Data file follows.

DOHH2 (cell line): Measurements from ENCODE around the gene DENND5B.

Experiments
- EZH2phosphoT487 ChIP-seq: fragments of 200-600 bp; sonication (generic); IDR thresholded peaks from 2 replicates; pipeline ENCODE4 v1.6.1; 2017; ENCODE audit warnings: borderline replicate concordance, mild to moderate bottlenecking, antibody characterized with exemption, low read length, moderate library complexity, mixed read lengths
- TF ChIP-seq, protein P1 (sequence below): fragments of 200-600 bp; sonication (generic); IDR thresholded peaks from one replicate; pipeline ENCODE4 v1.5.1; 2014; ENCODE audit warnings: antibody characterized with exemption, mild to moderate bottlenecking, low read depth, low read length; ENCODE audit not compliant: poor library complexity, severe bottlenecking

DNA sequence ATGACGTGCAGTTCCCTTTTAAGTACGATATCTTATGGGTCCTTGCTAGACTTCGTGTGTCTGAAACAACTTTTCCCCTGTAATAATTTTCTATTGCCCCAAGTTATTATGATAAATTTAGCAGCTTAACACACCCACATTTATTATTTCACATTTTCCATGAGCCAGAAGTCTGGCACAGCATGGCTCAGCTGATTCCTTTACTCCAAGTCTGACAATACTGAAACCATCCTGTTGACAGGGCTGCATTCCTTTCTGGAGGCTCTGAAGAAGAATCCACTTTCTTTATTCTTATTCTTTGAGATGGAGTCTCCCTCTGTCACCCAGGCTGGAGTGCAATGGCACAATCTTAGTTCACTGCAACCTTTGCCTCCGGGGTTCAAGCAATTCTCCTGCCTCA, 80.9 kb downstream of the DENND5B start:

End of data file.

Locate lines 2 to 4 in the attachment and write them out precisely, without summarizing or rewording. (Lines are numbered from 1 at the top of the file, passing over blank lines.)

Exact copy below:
Experiments
- EZH2phosphoT487 ChIP-seq: fragments of 200-600 bp; sonication (generic); IDR thresholded peaks from 2 replicates; pipeline ENCODE4 v1.6.1; 2017; ENCODE audit warnings: borderline replicate concordance, mild to moderate bottlenecking, antibody characterized with exemption, low read length, moderate library complexity, mixed read lengths
- TF ChIP-seq, protein P1 (sequence below): fragments of 200-600 bp; sonication (generic); IDR thresholded peaks from one replicate; pipeline ENCODE4 v1.5.1; 2014; ENCODE audit warnings: antibody characterized with exemption, mild to moderate bottlenecking, low read depth, low read length; ENCODE audit not compliant: poor library complexity, severe bottlenecking